The Cowboys have signed five players as free agents so far without signing bonuses: Okoye, Williams, Brandon Weeden, Caleb Hanie and Anthony Spencer.

Spencer has $250,000 of his $1.25 million base salary guaranteed provided he does not reinjure his knee. Jeremy Mincey received the largest guarantee among the Cowboys' free-agent additions at $2 million. Henry Melton received a $1 million signing bonus and would be guaranteed another $9 million in 2015 if the Cowboys pick up his three-year option. Terrell McClain received a $300,000 signing bonus.

Cowboys offseason wrap-up

May, 22, 2014
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» NFC Wrap: East | West | North | South » AFC: East | West | North | South » Grades

With free agency and the NFL draft in the rearview mirror and training camp just a couple months away, we assess the Dallas Cowboys' offseason moves.

Best move: The Cowboys could not make big splashes in free agency and their 8-8 record kept them in the middle of the pack in the draft as well, so the best move was not one regarding personnel. It was coaching. Elevating Rod Marinelli to defensive coordinator after the Cowboys finished last in the league in 2013 was their best move. With the Chicago Bears, Marinelli had a difference-making defense that could create turnovers at will. He also had Pro Bowl-quality players such as Julius Peppers, Brian Urlacher and Lance Briggs. He does not have that in bountiful supply in Dallas, unless Sean Lee can stay healthy or Henry Melton returns to form from injury.

[+] EnlargeDeMarcus Ware
AP Photo/Kevin TerrellWill the Dallas Cowboys regret not re-signing DeMarcus Ware?
Riskiest move: DeMarcus Ware put up 119 sacks with the Cowboys from 2005-13, but the club believed it was time to move on after Ware had just six in 2013. A quadriceps injury forced Ware to miss the first three games of his career in 2013 and he was slowed by other maladies. The Cowboys did not make an attempt to offer Ware a reduced contract and simply cut him. Within 24 hours he was signed to a three-year deal by the Denver Broncos with $20 million guaranteed. For this 4-3 scheme to work, there must be an accomplished right defensive end. The Cowboys believed Ware’s time as a dominant pass-rusher was over but did not pick up his replacement until the second round of the draft, selecting DeMarcus Lawrence.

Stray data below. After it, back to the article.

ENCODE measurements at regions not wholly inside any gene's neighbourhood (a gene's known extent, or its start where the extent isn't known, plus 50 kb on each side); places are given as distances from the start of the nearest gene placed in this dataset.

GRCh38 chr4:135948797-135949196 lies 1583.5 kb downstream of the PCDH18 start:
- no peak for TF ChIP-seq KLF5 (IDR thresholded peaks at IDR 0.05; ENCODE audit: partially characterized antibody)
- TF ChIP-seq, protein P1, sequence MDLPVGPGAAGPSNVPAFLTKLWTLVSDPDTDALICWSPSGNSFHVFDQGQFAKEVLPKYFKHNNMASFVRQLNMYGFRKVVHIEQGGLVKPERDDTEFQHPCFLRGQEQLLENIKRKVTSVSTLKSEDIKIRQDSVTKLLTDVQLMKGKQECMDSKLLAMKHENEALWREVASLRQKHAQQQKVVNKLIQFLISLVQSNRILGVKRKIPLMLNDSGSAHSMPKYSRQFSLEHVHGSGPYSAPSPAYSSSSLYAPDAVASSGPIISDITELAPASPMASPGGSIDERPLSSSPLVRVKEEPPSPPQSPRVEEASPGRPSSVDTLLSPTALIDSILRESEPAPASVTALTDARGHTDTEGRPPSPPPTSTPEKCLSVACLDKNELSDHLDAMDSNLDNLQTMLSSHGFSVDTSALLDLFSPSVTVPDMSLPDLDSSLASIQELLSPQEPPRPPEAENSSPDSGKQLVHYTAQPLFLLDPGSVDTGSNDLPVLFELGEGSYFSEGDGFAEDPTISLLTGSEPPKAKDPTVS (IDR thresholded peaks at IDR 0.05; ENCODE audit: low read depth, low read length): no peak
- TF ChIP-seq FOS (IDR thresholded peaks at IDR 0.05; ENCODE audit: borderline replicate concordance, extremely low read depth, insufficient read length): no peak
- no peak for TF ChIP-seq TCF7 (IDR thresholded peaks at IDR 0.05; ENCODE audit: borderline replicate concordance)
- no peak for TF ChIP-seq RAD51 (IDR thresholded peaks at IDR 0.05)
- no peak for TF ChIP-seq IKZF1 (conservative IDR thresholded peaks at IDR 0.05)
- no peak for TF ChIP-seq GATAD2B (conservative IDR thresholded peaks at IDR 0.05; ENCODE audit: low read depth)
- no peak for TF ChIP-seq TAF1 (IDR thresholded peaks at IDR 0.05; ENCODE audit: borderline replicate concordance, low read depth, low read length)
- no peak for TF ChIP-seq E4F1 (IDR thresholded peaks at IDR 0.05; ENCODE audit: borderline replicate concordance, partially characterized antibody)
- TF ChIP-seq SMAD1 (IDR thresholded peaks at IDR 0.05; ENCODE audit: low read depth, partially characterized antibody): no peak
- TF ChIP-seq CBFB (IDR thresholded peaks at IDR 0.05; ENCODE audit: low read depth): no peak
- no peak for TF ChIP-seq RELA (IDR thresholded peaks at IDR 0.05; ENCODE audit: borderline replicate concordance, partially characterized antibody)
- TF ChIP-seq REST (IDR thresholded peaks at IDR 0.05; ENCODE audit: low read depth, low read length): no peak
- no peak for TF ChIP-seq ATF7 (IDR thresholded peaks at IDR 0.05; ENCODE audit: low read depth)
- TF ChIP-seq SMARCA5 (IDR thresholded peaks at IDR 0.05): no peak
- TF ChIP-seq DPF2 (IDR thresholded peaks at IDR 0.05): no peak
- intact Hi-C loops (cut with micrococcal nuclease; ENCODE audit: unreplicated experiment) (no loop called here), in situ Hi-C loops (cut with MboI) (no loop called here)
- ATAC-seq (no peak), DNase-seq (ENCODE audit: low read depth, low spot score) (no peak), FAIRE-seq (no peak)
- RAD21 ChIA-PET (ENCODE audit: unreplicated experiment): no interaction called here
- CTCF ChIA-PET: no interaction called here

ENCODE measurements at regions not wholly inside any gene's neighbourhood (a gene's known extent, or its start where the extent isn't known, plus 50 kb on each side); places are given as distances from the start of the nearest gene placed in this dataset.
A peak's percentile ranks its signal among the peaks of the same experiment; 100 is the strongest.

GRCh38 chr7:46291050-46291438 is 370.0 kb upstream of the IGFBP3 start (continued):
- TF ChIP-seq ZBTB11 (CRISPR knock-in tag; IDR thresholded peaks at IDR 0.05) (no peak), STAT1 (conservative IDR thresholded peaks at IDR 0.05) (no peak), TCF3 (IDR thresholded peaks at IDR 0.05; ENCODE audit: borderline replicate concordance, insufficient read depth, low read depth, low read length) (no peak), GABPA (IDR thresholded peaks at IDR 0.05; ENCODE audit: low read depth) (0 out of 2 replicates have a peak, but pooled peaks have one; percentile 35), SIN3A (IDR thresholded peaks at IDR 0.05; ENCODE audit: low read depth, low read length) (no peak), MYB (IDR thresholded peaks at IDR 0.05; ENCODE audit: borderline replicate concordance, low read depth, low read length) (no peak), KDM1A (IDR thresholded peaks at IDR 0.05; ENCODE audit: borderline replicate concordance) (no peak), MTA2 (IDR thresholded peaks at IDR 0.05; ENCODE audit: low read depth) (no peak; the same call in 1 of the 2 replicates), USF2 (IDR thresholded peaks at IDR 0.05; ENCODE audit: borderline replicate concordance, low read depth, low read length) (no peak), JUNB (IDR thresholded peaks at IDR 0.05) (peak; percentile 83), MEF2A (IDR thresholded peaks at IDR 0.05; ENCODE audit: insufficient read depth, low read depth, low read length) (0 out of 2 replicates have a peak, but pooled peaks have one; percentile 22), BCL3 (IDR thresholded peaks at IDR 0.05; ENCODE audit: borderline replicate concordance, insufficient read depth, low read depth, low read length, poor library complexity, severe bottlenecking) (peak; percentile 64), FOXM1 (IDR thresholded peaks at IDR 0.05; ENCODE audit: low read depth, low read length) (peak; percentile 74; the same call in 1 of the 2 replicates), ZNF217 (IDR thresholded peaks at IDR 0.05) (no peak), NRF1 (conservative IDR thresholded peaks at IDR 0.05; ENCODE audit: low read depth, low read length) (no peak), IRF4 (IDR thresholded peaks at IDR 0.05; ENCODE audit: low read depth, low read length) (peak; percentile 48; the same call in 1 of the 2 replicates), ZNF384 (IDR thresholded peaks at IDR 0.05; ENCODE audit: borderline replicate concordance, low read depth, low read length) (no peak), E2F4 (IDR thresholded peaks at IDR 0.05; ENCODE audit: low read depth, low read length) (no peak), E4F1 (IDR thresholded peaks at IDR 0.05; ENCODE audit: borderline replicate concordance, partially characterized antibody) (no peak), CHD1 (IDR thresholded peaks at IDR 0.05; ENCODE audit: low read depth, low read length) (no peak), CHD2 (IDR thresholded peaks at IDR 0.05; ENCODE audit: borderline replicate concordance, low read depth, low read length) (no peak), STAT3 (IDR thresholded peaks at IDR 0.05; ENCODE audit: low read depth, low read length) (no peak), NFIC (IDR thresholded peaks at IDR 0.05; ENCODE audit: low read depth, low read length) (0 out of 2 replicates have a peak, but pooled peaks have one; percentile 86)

Most surprising move: With the 16th pick in the first round, the Cowboys had a chance to select Johnny Manziel to be Tony Romo’s eventual successor. It seemed to be a perfect marriage of the attention Jerry Jones seeks and the spotlight Johnny Football enjoys. Jones passed on Manziel, recommitting his faith in Romo, who signed a six-year, $108 million extension last season, and making a smart move in picking up Notre Dame offensive lineman Zack Martin. He will be a Day 1 starter and give the Cowboys three first-round picks on their offensive line, which will help Romo and potentially help a defense if the Cowboys can control the clock.

Numbers game: The emphasis of the Cowboys’ offseason has been about the defense, but they have taken a quantity-over-quality look. They had some interest in Peppers and Jared Allen after releasing Ware, but only at a reduced rate. The Cowboys signed Melton, who is coming off an ACL injury, to a one-year deal with an option for three more years if he plays at a high level. They signed Jeremy Mincey and Terrell McClain to low-risk deals. They kept Anthony Spencer, who is coming back from microfracture surgery, on a one-year deal. They even signed Amobi Okoye, who did not play last season due to personal medical issues, in hopes a reunion with Marinelli will rejuvenate him. The flashiest addition might be Lawrence, and it is difficult to expect rookies to hit the league running.